SITKA -- Richard Nelson has won several awards for his writing, but his most recent honor -- being named the first Alaska State Writer -- is particularly rewarding.
''For a person who is as saturated with Alaska as I am to be thought of as the Alaska State Writer, that's a pretty giant thrill,'' the longtime Sitka resident said.
The position was created by the Alaska State Council on the Arts to replace that of state poet laureate. Under the council's new plan, the state writer job will be filled in alternating two-year cycles by prose writers, poets and playwrights.
Nelson, 58, was the unanimous choice of the council's literature panel, said chairman John Straley, a Sitka-based mystery novelist.
''His early books ... are classics where scholars and students turn for useful information,'' Straley said. ''His newer books are gems of creative instinct. Through his writing he's done a valuable service to the people of Alaska.''
Nelson is the author of seven books, including ''The Island Within,'' which won the John Burroughs Award for nature writing, and dozens of magazine articles. He was also the writer and associate producer for an award-winning public television series based on his book, ''Make Prayers to the Raven.''
Other honors include the 1995 Lannan Literary Award for nonfiction writing, and the 1998 Sigurd Olson nature writing award for his latest book, ''Heart and Blood.''
Nelson, who grew up in Wisconsin, said there's no question in his mind what his most important role as state writer will be.
''I want to get out there and shout to anyone who might listen to pick up your pencil and write about what you're experiencing,'' he said.
''That goes for everybody -- the old folks who have these amazing lives to record, the young folks whose senses are so acute and for whom the world is new and they can see all this stuff and write about it, the people from Native communities. I just want to say write it down, take pictures of it, record it.''
The job also has its daunting aspects, Nelson said.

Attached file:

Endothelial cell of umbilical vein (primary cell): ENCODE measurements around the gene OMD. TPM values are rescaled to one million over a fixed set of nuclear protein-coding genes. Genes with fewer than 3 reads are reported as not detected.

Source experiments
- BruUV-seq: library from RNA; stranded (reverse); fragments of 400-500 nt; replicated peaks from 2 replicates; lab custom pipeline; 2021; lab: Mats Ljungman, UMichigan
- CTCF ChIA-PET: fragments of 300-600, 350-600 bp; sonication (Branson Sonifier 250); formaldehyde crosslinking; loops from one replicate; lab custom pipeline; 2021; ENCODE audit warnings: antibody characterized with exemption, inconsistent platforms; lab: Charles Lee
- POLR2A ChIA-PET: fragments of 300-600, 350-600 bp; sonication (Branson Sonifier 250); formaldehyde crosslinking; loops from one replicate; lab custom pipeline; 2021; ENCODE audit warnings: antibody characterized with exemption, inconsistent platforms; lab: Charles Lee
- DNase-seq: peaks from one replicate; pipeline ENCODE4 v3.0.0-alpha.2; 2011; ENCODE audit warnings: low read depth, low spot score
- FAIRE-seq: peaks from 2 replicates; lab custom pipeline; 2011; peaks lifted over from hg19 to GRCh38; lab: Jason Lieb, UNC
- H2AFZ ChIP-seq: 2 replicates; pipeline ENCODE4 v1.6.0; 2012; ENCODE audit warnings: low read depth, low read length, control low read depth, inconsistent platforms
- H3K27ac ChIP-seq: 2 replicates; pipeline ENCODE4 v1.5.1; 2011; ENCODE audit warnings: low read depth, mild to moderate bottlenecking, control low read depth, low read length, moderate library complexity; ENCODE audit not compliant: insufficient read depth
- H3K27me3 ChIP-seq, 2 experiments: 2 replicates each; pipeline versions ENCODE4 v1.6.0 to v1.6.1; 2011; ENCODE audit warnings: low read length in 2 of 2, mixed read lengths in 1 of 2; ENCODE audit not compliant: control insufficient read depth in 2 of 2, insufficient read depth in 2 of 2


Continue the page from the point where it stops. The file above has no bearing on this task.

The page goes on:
''Any one writer can't hope to even pinch the skin of this place,'' he said. ''It's so huge and so complex and diverse that it's just a little scary to be called (state writer).''
Nelson, who holds a doctorate in anthropology, first visited Alaska in 1961 as a 19-year-old assistant on a Kodiak Island research project. Alaska had only recently become a state, and he remembers it as a smaller, wilder place.
''After I got back home I just walked around and I couldn't get it out of mind,'' he said. ''I kept thinking, 'I've been to Alaska.'''
A few years later Nelson jumped at a chance to spend some time in the North Slope village of Wainwright, and after that in Athabaskan villages as a student of Native elders.
The experiences provided the material for his first two books -- ''Hunters of the Northern Ice'' and ''Hunters of the Northern Forest.'' During this time, Nelson first learned about hunting, which would become a passion of his and a focus of his writing.
''Heart and Blood,'' is an exhaustive study of deer in America and the complex relationships between human and animal populations. In it, he deals at length with the ethical and moral issues that go hand in hand with hunting the animals.
Though he still gives public readings from ''Heart and Blood,'' Nelson is now hard at work on shorter, magazine-length pieces.
''For 'Heart and Blood' I sat in this chair at this desk for four years and that's just way too much time indoors,'' he explained. ''As a nature writer, my work is to be out in the places I love.''
Nelson said he thinks the most important writing in Alaska now is about the state's environment and its Native communities.
''That's where I think the growth of literature in Alaska is going to be really important -- people capturing the essence of life in Alaska at this time,'' he said. ''These writers ... are putting down in writing a way of life that will not exist 50 years from now.''
He cites his own experiences 35 years ago in Wainwright as an example.
''That way of life that existed is gone,'' he said. ''I'm not saying that with any judgment. It's just that Alaska is changing rapidly and this literature that's emerging in Alaska today is going to be a treasure for future generations of Alaskans.''
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